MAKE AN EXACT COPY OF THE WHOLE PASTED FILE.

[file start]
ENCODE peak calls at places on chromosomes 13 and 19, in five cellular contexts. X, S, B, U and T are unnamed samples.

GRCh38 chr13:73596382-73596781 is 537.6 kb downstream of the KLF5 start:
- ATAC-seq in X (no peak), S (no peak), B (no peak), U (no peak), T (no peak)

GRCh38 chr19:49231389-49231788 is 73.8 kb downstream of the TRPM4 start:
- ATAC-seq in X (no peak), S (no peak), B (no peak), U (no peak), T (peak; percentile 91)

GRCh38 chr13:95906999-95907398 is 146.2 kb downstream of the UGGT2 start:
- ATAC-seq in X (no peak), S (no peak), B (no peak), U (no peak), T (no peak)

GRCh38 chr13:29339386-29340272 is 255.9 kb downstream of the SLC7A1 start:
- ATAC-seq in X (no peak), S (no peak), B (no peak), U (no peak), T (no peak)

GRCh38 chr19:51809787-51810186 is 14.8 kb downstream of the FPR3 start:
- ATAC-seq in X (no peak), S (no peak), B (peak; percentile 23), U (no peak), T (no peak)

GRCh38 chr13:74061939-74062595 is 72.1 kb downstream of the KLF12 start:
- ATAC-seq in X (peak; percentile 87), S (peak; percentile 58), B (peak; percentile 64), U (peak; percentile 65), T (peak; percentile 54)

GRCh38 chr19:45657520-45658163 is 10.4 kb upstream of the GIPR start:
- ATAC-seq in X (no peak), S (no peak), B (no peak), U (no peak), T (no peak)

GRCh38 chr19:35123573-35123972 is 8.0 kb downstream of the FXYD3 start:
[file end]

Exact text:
ENCODE peak calls at places on chromosomes 13 and 19, in five cellular contexts. X, S, B, U and T are unnamed samples.

GRCh38 chr13:73596382-73596781 is 537.6 kb downstream of the KLF5 start:
- ATAC-seq in X (no peak), S (no peak), B (no peak), U (no peak), T (no peak)

GRCh38 chr19:49231389-49231788 is 73.8 kb downstream of the TRPM4 start:
- ATAC-seq in X (no peak), S (no peak), B (no peak), U (no peak), T (peak; percentile 91)

GRCh38 chr13:95906999-95907398 is 146.2 kb downstream of the UGGT2 start:
- ATAC-seq in X (no peak), S (no peak), B (no peak), U (no peak), T (no peak)

GRCh38 chr13:29339386-29340272 is 255.9 kb downstream of the SLC7A1 start:
- ATAC-seq in X (no peak), S (no peak), B (no peak), U (no peak), T (no peak)

GRCh38 chr19:51809787-51810186 is 14.8 kb downstream of the FPR3 start:
- ATAC-seq in X (no peak), S (no peak), B (peak; percentile 23), U (no peak), T (no peak)

GRCh38 chr13:74061939-74062595 is 72.1 kb downstream of the KLF12 start:
- ATAC-seq in X (peak; percentile 87), S (peak; percentile 58), B (peak; percentile 64), U (peak; percentile 65), T (peak; percentile 54)

GRCh38 chr19:45657520-45658163 is 10.4 kb upstream of the GIPR start:
- ATAC-seq in X (no peak), S (no peak), B (no peak), U (no peak), T (no peak)

GRCh38 chr19:35123573-35123972 is 8.0 kb downstream of the FXYD3 start: